In the decade of 60, the gynecologist and obstetrician Bernard Nathanson, a well-known activist for the legalization of abortion in the United States on the eve of the case Roe v. Wade, with more than 60 a thousand interruptions of pregnancies under his belt – including his own son’s – has made American headlines with a sea change. and unexpected in becoming one of the greatest pro-life activists who ever lived.
It all started when Nathanson, who, through his experience and militancy, came to receive the title of “king of abortion” , published a modest article in the New England Journal of Medicine, a year after the Supreme Court decision that nailed the decriminalization of the practice across the country, stating that it no longer had “ many doubts that human life exists inside the uterus from the first moments of pregnancy”. Suddenly, all the invitations to important conferences and media appearances disappeared, even though the doctor was just beginning his journey of conversion – which, before being religious, was supported by science.
Bernard Nathanson died. at 1972 years old, victim of cancer, in 1996, fifteen years after being baptized in Catholicism. More than a decade after her death, medicine has advanced enough to demonstrate that even the knowledge of the “ex-abortion king” about the conditions of the fetus inside the uterus was superficial, making the debate about the interruption of pregnancy even more intense. urgent (at the time, for example, little was known about fetal pain). Still, his account remains impactful. First published in the United States in 1996, the book “A Mão de Deus” was translated into Portuguese by the publisher Quadrante in 2020 . Read some excerpts from the book below:
At the time I ran the clinic, I was working as a gynecologist and obstetrician at the same time, delivering babies and traveling across the country to pressure legislatures and politicians to relax their laws (there was still no Roe v. Wade case). I was very busy. I almost never saw my family. He had a young son and a wife, but he was never home. I bitterly regret those years, among other things because I didn’t see my son grow up. I am immensely sorry for that, and my absence has led to serious problems with him. I was also an outcast in the medical profession. He was known as the king of abortion.
My articles on the practice, eagerly received by the progressive press (and even the progressive medical press), did not make me popular with many in my profession. The movement in my office slowed down because doctors wouldn’t refer patients to me (now that I’m pro-life, I’m exiled by the medical world again: no one talks to me). By the end of 1972, I felt exhausted and wanted to leave the clinic. I resigned.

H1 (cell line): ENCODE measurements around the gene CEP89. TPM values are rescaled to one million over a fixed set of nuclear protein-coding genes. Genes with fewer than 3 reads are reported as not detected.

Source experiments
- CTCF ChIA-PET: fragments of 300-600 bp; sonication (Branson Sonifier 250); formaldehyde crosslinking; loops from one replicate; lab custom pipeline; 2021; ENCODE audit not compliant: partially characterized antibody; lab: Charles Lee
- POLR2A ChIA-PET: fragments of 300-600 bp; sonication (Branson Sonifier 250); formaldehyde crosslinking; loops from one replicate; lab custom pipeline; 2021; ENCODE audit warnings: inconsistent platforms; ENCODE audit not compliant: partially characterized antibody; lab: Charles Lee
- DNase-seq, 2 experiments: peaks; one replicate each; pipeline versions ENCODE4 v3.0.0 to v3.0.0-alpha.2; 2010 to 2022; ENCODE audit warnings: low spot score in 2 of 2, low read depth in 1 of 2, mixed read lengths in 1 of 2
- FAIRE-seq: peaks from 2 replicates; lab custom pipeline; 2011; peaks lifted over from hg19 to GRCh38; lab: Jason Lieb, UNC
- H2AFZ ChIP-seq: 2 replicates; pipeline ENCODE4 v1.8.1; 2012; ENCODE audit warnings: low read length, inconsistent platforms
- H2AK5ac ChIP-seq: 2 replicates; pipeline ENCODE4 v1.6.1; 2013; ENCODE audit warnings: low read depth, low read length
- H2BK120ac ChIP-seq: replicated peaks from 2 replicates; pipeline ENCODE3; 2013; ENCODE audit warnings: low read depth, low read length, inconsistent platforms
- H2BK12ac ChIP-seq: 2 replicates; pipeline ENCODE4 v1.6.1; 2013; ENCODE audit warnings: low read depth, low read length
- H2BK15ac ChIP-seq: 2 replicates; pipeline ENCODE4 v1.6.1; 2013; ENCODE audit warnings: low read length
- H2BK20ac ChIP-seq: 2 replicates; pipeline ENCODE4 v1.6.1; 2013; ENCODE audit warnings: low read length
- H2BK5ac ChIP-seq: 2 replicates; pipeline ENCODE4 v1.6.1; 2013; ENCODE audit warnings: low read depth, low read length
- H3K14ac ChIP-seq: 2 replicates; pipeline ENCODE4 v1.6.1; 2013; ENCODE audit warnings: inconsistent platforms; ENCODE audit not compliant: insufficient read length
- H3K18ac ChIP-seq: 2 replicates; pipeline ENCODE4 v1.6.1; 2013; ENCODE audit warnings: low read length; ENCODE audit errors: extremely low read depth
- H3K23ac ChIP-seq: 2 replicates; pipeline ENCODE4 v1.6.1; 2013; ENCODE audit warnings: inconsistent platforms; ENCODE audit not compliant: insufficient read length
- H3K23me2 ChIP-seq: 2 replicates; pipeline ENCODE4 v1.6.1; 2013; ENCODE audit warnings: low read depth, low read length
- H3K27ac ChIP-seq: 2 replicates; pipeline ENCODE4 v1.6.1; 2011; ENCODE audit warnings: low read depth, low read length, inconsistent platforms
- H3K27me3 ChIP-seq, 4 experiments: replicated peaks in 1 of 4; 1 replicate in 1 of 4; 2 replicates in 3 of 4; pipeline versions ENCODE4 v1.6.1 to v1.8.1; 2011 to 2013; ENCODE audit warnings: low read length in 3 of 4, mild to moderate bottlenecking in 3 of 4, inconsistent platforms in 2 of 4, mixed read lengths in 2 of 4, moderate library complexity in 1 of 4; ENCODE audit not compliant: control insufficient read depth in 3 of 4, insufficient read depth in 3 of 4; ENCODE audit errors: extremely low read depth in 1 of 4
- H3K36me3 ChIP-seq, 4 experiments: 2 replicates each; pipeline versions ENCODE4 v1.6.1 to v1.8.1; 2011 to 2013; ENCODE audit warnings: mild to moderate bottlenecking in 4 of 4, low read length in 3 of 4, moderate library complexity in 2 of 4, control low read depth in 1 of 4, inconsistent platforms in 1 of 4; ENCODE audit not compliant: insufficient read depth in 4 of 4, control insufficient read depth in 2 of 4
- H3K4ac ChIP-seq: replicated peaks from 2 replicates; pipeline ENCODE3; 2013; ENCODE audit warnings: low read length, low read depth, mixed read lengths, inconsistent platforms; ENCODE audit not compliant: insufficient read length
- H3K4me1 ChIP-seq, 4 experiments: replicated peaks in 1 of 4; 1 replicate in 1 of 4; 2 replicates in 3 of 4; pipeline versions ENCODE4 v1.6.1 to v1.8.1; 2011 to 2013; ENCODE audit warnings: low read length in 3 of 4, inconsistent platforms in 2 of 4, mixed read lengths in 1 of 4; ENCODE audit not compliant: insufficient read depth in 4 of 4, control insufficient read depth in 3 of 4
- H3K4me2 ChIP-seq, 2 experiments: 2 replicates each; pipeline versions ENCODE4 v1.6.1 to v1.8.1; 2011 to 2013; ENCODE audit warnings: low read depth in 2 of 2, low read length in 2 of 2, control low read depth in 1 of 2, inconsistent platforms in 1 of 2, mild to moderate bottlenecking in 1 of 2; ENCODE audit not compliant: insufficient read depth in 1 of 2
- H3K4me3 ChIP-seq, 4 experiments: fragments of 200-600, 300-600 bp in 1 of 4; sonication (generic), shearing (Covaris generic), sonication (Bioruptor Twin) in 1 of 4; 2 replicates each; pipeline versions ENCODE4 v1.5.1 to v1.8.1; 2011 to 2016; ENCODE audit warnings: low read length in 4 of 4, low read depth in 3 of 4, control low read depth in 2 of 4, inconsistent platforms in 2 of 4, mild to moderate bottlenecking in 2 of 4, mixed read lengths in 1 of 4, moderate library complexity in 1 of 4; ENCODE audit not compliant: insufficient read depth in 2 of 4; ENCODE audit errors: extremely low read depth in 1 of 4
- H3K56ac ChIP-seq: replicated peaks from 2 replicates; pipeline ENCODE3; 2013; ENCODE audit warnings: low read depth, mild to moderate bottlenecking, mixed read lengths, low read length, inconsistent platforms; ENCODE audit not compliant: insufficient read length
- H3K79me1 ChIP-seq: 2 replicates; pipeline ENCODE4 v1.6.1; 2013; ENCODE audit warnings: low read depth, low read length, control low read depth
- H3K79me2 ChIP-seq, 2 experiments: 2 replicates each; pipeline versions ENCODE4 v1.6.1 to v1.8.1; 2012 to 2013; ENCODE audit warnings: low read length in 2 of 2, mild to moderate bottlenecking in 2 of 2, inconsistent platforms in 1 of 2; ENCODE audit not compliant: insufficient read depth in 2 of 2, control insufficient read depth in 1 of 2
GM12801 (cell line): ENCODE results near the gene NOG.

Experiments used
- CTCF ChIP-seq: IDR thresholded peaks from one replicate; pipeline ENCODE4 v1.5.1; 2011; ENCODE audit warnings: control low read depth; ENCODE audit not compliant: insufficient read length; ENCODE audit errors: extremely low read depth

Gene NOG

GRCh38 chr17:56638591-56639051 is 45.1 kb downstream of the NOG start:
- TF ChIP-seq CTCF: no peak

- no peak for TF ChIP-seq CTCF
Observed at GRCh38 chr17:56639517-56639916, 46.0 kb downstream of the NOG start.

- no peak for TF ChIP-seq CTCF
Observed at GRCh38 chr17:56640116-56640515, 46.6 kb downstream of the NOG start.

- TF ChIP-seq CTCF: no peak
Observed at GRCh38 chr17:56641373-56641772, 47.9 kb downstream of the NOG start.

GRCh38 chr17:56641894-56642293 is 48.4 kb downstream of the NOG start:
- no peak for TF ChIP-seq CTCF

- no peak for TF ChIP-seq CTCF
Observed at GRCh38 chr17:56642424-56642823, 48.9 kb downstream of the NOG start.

When I left the clinic and became head of St. Luke’s Hospital, I had for the first time in years a little time and space to think. I’m sure it was no coincidence – the hand of God was there – that we were, at the same time, adopting a wonderful technique in the hospital: ultrasound, which for the first time opened a window to the uterus. We also started to observe the fetal heart with heart monitors. For the first time, I found myself thinking about what we were actually doing at the clinic. The ultrasound opened a new world. We could now really see the human fetus, measure it, observe it, watch it, establish a real bond with it and love it. I started doing that.
A study by the New England Journal of Medicine presented evidence of just how potent this technology is. About ten years ago, an article published there recorded that, of ten women who went to an abortion clinic and were exposed to pictures of the fetus before the procedure, only one went ahead. Nine left the clinic pregnant, such is the strength of the bond that is formed there. I realized that I myself had been forming bonds with the unborn.
Although I continued to perform it for what seemed to me to be justified medical reasons, I was no longer sure that abortion on demand was right. In 1972, I sat down and wrote an article for the New England Journal of Medicine . It wasn’t a pro-life article, but in it I expressed my doubts and fears about what I was doing. I clearly stated that I had supervised over 60 a thousand deaths and said that the fetus is a life. I expressed that it is a special kind of life, but it is life nonetheless, and for that we should have reverence for it.